[Global] They are the trendiest birds in the animal kingdom, appearing on an endless range of merchandise from sunglasses pool inflatables. And now the algae that gives flamingos their distinctive pink colour is being hailed as the latest wonder beauty ingredient.
Naturally-occurring carotenoid astaxanthin is found in the algae flamingos feast on, not only giving them their pink glow but also acting a key source of beneficial nutrients – and it’s currently taking the beauty world by storm.
Now experts say we should all be harnessing the power of pink by taking advantage of its endless beauty benefits, from skin to hair and even nails.
A highly powerful antioxidant, astaxanthin has been around for millions of years and it seems the beauty world is finally taking note, with sales of the stuff sky-rocketing.
A recent report from Research and Markets revealed the global astaxanthin market is expected to reach $2.57bnn (£1.96bn) by 2025 – most likely due to ‘an increase in the demand for cosmetics such as antiageing creams and antioxidant products for improving aesthetic appeal’.
‘Antioxidants have the action of slowing down free radical damage to the cells. As free radical damage is one of the principle mechanisms of aging, inhibiting these mechanisms can greatly reduce the overall aging process including aging of the skin, hair and nails.
‘According to studies Astaxanthin specifically improves skin elasticity and the appearance of fine lines and wrinkles. It also seems to improve the moisture content in the skin.’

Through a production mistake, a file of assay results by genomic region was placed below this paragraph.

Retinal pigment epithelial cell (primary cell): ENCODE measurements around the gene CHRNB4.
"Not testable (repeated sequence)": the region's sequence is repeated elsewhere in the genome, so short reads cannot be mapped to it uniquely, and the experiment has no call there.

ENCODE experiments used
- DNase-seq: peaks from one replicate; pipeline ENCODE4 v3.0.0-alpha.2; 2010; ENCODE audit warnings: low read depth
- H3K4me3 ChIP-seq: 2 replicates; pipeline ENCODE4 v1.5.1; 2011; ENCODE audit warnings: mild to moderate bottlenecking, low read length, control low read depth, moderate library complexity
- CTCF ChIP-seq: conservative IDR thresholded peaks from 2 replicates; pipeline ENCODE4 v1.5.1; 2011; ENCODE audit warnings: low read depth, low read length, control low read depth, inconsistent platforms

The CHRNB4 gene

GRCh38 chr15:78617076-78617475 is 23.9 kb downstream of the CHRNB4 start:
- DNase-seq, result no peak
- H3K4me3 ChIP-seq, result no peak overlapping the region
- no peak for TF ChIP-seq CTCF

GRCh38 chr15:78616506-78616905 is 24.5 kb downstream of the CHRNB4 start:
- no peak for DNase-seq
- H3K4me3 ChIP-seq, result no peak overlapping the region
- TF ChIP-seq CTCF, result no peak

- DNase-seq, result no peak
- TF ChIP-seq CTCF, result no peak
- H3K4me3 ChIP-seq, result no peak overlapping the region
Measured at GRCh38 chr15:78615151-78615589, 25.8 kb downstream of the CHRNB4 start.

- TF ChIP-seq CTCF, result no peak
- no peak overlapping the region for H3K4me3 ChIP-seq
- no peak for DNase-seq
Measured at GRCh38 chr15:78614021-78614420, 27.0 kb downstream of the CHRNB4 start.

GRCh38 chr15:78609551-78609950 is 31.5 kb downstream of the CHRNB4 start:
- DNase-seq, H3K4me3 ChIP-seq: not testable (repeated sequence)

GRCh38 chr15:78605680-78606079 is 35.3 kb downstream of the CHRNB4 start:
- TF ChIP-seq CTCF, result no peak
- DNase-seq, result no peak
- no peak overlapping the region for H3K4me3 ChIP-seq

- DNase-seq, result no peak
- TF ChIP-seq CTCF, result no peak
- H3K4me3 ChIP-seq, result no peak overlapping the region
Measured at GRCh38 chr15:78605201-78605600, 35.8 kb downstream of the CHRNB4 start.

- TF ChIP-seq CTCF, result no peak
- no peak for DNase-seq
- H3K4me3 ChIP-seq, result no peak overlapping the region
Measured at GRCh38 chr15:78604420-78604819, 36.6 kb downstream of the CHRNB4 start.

Supplement brands such as Jarrow, Nutrex and Life Extension also sell astaxanthin in pill form.
Famous fans: How stars have cottoned onto the trend
Astaxanthin’s anti-ageing benefits have long been making waves in celebrity circles; Heidi Klum and Gwyneth Paltrow are fans, while pop royalty Madonna claims her regular ‘salmon retoxes’ knock ’12 years off her age’.
But long astaxanthin went mainstream, one supplement brand racked up a waiting list of thousands, selling out within four hours when it went on sale in the UK in 2011.
As well as its pink properties, astaxanthin has been proven to significantly improve the skin’s health and appearance – with the potential to fight wrinkles, improve skin elasticity and possibly even protect from UV rays.
Think pink! Astaxanthin trend takes flight
Astaxanthin is already making waves on social media, with more than 100,000 uses of the hashtag on Instagram as bloggers and beauty buffs take note of its health benefits.
Holland & Barrett is the latest brand to jump on the bandwagon with their Pretty Gorgeous range, as their resident nutritionist Elizabeth Wall tells FEMAIL: ‘Astaxanthin is an extremely powerful antioxidant.
Meanwhile, clinical research has shown that taking astaxanthin significantly increases the amount of time people can stay in the sun before getting burned – making it a natural sunscreen of sorts.
While eating salmon is an easy source of astaxanthin, supplements are also available for those who don’t eat fish and can act as a powerful alternative.
Elizabeth adds: ‘There are studies that suggest that Astaxanthin [could be] used for treating conditions such as Alzheimer’s disease, Parkinson’s disease, high cholesterol, and even eye problems such as age-related macular degeneration.
‘It is also thought to play a role in supporting the immune system. Research to support these uses is in its infancy however the early results are showing to be promising.’
Photo: Birds of a feather: The naturally-occurring carotenoid astaxanthin gives flamingos their pink glow, but acts a key source of nutrients – and it’s currently taking the beauty world by storm
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